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Could well be John. Octopus certainly leave drill holes in shells, I'm not sure how similar the radula was on a nautiloid to that of octopus though. They probably pretty much ate anything smaller than them and scurrying I'd imagine. Ordovician trilobites needed their defensive spines for some reason, and nautiloids were top predator...
While it could be a nautiloid, The holes don't seem right. Cephalopods drill bivalve shells in order to inject a venom that will kill or atleast nearly kill the animal inside, put them pull the shell and eat from the opened shell. This means that the hole needs to only be a pin prick. drilling as small of whole as you need with a radula will generally produce an oval drill. These holes seem to be more rounded and larger than one would expect from a hole merely intended for venom injection. This appears to be more like a gastropod drill, which feed through the hole rather than pulling the shell. This probably is not gastrood either, however, as drilling gastropods aren't thought to have evolved untill 110 million years ago, formly in the Mesozoic, long after these poor brachiopods met their fate.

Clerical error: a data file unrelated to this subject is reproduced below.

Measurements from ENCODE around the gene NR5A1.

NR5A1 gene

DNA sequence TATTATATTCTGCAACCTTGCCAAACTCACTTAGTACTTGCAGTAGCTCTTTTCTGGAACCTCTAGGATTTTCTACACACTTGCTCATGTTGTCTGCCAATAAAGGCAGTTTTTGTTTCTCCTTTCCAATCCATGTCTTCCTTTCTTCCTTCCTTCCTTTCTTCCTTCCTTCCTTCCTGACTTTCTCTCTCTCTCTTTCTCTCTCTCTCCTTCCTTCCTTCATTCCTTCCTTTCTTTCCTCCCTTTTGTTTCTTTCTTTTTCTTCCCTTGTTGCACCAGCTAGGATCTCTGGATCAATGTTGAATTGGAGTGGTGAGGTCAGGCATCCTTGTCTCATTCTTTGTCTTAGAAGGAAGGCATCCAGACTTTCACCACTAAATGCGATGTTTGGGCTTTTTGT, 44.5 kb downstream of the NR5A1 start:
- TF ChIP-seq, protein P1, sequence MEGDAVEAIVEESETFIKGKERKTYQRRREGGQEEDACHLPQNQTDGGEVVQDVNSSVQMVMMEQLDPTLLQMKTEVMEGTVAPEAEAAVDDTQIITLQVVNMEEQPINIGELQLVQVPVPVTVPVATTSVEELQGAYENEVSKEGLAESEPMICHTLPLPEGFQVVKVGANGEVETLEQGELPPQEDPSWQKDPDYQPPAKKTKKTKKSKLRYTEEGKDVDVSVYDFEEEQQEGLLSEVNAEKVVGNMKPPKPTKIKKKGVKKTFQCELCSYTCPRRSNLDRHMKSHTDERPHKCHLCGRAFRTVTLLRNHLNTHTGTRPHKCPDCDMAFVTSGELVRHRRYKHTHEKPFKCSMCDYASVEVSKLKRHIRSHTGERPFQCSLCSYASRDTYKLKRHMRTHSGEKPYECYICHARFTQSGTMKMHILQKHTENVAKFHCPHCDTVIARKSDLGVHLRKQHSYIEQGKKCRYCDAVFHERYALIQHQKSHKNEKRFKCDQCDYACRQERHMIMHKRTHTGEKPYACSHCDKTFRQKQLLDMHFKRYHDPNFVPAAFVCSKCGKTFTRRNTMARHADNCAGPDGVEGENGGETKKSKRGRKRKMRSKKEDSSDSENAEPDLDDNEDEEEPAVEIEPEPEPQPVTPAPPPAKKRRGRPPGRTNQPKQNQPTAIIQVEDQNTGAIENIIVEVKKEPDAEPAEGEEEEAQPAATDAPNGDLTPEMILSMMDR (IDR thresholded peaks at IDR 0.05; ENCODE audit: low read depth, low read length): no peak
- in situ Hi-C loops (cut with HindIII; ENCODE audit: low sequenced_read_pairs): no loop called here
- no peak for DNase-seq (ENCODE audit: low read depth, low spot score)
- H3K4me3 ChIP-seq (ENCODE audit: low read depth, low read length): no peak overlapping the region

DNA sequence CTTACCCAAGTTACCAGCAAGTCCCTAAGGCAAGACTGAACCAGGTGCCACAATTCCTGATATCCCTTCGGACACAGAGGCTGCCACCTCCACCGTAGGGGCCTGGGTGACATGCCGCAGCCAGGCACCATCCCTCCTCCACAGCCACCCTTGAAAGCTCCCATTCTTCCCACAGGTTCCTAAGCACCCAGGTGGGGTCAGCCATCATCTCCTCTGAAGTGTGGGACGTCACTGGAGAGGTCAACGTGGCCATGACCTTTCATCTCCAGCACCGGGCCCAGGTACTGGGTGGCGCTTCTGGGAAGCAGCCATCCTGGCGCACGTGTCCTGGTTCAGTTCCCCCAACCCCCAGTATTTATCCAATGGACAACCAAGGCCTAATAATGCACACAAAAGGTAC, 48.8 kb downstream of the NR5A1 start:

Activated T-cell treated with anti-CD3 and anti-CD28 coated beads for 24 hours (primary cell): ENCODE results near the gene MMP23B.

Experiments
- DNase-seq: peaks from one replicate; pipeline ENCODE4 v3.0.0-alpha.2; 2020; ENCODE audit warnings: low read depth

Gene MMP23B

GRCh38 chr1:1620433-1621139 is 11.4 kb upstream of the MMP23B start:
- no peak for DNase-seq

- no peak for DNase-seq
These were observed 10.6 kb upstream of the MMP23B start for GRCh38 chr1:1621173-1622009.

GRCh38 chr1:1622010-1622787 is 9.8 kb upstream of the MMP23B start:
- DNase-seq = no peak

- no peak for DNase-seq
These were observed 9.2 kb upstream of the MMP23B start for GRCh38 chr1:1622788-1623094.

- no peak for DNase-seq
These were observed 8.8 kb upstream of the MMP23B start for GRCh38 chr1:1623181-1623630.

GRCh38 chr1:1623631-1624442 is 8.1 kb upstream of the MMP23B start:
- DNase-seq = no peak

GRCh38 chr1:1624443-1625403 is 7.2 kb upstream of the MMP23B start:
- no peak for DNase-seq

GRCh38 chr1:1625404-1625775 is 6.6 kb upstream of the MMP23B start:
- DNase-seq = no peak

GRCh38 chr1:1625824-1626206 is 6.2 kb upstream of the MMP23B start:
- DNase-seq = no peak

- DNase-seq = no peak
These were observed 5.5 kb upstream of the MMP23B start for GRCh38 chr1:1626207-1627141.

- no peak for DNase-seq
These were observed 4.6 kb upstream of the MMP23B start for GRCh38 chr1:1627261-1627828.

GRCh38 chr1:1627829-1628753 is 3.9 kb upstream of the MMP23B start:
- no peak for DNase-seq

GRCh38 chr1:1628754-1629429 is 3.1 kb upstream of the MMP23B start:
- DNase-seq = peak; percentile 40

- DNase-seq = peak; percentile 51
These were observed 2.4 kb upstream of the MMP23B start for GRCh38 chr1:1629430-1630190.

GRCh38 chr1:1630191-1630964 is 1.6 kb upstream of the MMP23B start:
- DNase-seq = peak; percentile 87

Methinks this paper cited below help us this case. Unfortunately it would cost a subscription to obtain it. Is there anyone out there who could gain a free copy via an educational institution who could help please?